AFTER having attended the radically expressive arts and lifestyle festival Burning Man in the United States and coming away feeling empowered and seeing more clearly what really matters in life, I returned to South-east Asia in search of its Asian equivalent.
Friends said Wonderfruit would be the closest I would get to a gathering that celebrated life, embraced differences and encouraged human connection.
I bought myself a ticket for it right away.
The four-day festival held every December in the rice fields of Pattaya in Thailand touts itself as an arts, music, food and lifestyle festival.
It began in 2014 with a mission of encouraging sustainability and social responsibility but has developed into so much more.
Wonderfruit seems like a luxury compared to Burning Man. Rather than roughing it out in the Nevada desert, you can have air conditioning in your tent, proper bathroom and shower facilities.
Plus, you don’t have to bring your own food and drink, and can purchase meals with a topped-up wristband at the many stalls on the grounds.
It is the perfect introduction for those new to alternative lifestyle festivals.
The best way to describe the Wonderfruit experience is that it is a journey in regeneration.
In the day, there are ample opportunities for you to strengthen your body and mind with health and wellness workshops and self-reflection through the arts.
By night, it offers a cathartic experience, allowing you to release your inhibitions through music that pulsates from its half-a-dozen stages.
Health and wellness
The festival offers the perfect opportunity to attend meditation, yoga and breathing classes taught by instructors from around the world.
There are workshops almost every hour from 7am to 9pm. Participants at the festival, called “wonderers”, can go to as many of these workshops as they wish, as long as there is still space in the arena.
There are some 10,000 wonderers yearly, so it pays to show up early.
I attended a session in Kriya Yoga, a rainbow chakra meditation session and a lesson in the Russian-originated Strelnikova breathing technique — all designed to help participants focus on their life energy and self-heal.
A class in laughing meditation was another unusual experience.
Lying on our backs, we were told to laugh in different ways, sometimes deep, sometimes high and cackling, for 10 solid minutes before lying still and becoming aware of the silence.
Most of us ended up out of breath and feeling strangely entertained.
One of the festival’s most popular workshops could well have been the gong bath that took place thrice a day.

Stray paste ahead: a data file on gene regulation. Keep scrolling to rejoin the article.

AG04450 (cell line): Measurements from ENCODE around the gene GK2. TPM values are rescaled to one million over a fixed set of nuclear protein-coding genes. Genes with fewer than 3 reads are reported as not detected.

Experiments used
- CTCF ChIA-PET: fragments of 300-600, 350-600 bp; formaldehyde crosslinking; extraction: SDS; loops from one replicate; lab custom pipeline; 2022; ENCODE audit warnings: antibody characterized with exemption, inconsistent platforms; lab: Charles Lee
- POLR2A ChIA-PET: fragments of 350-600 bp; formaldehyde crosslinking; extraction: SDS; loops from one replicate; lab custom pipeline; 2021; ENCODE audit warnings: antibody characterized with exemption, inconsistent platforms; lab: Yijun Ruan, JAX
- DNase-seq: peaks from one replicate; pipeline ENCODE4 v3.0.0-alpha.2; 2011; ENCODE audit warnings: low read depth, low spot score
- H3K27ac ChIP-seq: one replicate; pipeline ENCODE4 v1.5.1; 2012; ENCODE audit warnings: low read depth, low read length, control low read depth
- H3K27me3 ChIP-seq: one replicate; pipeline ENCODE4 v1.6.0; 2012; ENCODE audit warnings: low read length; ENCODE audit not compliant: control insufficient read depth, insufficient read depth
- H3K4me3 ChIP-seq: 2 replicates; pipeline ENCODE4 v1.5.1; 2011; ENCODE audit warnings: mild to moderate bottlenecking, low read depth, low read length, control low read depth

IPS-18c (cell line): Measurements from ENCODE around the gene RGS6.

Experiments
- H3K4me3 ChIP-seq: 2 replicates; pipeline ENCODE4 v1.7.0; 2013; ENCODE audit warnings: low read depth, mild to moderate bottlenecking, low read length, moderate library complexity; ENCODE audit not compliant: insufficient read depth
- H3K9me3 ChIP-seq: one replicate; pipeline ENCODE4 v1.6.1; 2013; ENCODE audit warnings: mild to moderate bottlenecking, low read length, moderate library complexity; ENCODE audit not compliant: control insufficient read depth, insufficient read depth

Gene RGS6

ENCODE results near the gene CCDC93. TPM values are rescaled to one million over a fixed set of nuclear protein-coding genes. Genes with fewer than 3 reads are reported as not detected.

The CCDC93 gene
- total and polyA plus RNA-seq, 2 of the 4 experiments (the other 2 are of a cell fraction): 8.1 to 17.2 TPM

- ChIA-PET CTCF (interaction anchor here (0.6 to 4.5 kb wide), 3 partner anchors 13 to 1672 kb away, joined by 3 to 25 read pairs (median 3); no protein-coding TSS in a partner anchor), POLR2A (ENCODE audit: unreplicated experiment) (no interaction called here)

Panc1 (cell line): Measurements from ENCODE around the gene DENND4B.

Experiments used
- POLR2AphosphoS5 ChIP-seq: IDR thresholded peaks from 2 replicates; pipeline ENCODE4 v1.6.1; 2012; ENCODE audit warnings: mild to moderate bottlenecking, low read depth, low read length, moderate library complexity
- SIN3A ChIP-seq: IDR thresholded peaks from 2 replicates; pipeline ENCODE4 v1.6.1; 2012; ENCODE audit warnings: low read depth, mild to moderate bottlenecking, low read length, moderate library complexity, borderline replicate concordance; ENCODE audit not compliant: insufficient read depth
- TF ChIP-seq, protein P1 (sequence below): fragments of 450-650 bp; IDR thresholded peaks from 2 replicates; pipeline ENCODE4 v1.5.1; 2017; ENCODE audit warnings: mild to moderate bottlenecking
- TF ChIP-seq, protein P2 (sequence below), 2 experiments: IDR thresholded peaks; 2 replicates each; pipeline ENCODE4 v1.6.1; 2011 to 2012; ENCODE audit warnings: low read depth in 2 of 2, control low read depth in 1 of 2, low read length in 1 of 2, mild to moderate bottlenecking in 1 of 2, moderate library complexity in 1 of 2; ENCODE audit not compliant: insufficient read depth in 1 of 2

During this therapeutic session, the instructor asked us to lie down and relax as she struck a gong, sometimes softly and other times more intensely.
It felt like gentle waves were sweeping over me, and when the rhythm intensified, I felt a wall of waves crash down on me, swiftly erasing all my fears and apprehensions and relaxing my mind.
Arts, crafts and talks
My friends who were less spiritually inclined were kept busy by the art and crafts workshops, which taught everything from body painting to making dreamcatchers, clay pottery, candles and accessories.
Music enthusiasts could also learn how to put together a tune at the DJ and music production workshops.
At the Farm Stage, we sat cross-legged on the grass or on bamboo benches, listening to speakers talk about a wide variety of topics, from photography and superfoods to sustainable living and alternative lifestyles.
Famous Thai drag queen Pangina Heals held the crowd’s attention with a video on different LGBTQ (lesbian, gay, bisexual, transgender and queer) labels and a no-holds-barred Q&A session on why he cross-dresses, the stigmas he faced, and the joys he gets from performing as a drag queen.
Music and culture
At dusk, the sunset prayer kirtan (call) rang out at the Solar Stage — a two-storey structure built from wood interlaced together and trampoline nets — encouraging participants to give thanks for a day well lived.
Then a celebration began with drums. Dream-catchers were lifted into the air by drones, and there were performances showcasing the art of fire dancing and Thai traditional dance.
The Solar Stage resonated with a pulsing beat, prompting us to move to the rhythm.
The stages came alive as night fell — the DJs and live bands were out in force, attracting the crowds, who would dance into the night and replenish their energy with goodies purveyed at the food stalls on the grounds.
At 3am, the dance music arena The Quarry became the main draw.
Following the crowd, we walked towards a giant sculpture of a budding fruit located in the middle of an expansive field, lit up in an ever-changing myriad of colours.
Electronic dance music pumped out in surround sound by the DJ at the petal-shaped main stage, as strobe lights whizzed past our heads.
The dreamscape-like atmosphere revved up the crowd and our energy levels climbed as we danced to our hearts’ content.
Wonderfruit offers a unique experience to those who go with an open heart and mind.
There is a reason why its tagline reads, “Live, Love, Wonder” — it gives us a chance to quiet our minds, reflect on our lives, and let ourselves go, if only for a while.
Four Wonderfruit days might just keep you going for the rest of the year.
I flew on Scoot Airlines from Singapore to Bangkok, and took a Grab ride to Pattaya.
- Tickets for Wonderfruit, which will be held from Dec 13 to 16 this year, are on sale online at wonderfruit.co.
- Choose accommodation that meets your needs — you can pitch your own tent or go the “glamping” route, choosing the bell or safari tents with air beds and air-conditioning.
- Temperatures during the day often climb to over 30 deg C, so be sure to bring your sunscreen, cap and sunglasses.
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